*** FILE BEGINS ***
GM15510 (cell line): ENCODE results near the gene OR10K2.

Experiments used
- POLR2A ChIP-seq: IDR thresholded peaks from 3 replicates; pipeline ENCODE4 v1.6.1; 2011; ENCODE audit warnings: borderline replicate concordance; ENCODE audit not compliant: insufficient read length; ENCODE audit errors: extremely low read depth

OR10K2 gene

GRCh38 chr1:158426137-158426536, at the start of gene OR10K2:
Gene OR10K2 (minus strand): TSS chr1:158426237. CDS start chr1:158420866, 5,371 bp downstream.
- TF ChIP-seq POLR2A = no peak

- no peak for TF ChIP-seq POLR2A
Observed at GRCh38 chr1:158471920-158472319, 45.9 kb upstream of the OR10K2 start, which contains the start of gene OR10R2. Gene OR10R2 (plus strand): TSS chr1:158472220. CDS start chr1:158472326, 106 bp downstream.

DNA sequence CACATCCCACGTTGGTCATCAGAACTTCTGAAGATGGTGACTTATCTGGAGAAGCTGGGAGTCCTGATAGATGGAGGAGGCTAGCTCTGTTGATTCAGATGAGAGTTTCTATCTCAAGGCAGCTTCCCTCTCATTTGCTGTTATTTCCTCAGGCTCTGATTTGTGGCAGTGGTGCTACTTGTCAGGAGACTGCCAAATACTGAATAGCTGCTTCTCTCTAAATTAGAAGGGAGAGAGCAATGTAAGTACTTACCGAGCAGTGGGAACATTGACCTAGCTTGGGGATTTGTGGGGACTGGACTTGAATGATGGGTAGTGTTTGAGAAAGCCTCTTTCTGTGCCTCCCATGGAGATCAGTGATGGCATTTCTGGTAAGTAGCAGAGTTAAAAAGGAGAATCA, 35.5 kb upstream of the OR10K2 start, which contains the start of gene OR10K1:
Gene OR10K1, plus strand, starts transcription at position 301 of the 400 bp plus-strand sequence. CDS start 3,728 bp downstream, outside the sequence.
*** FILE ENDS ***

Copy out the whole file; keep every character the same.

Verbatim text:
GM15510 (cell line): ENCODE results near the gene OR10K2.

Experiments used
- POLR2A ChIP-seq: IDR thresholded peaks from 3 replicates; pipeline ENCODE4 v1.6.1; 2011; ENCODE audit warnings: borderline replicate concordance; ENCODE audit not compliant: insufficient read length; ENCODE audit errors: extremely low read depth

OR10K2 gene

GRCh38 chr1:158426137-158426536, at the start of gene OR10K2:
Gene OR10K2 (minus strand): TSS chr1:158426237. CDS start chr1:158420866, 5,371 bp downstream.
- TF ChIP-seq POLR2A = no peak

- no peak for TF ChIP-seq POLR2A
Observed at GRCh38 chr1:158471920-158472319, 45.9 kb upstream of the OR10K2 start, which contains the start of gene OR10R2. Gene OR10R2 (plus strand): TSS chr1:158472220. CDS start chr1:158472326, 106 bp downstream.

DNA sequence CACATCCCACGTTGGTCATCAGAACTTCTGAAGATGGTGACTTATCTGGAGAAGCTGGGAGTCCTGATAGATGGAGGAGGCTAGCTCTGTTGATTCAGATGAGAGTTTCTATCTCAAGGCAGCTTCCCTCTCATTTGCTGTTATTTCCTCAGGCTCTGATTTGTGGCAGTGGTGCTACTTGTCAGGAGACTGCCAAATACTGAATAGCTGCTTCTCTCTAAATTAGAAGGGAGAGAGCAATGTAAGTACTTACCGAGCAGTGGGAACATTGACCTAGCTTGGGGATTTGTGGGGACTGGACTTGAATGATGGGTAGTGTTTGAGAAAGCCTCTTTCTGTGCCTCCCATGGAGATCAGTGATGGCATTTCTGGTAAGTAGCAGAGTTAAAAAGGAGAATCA, 35.5 kb upstream of the OR10K2 start, which contains the start of gene OR10K1:
Gene OR10K1, plus strand, starts transcription at position 301 of the 400 bp plus-strand sequence. CDS start 3,728 bp downstream, outside the sequence.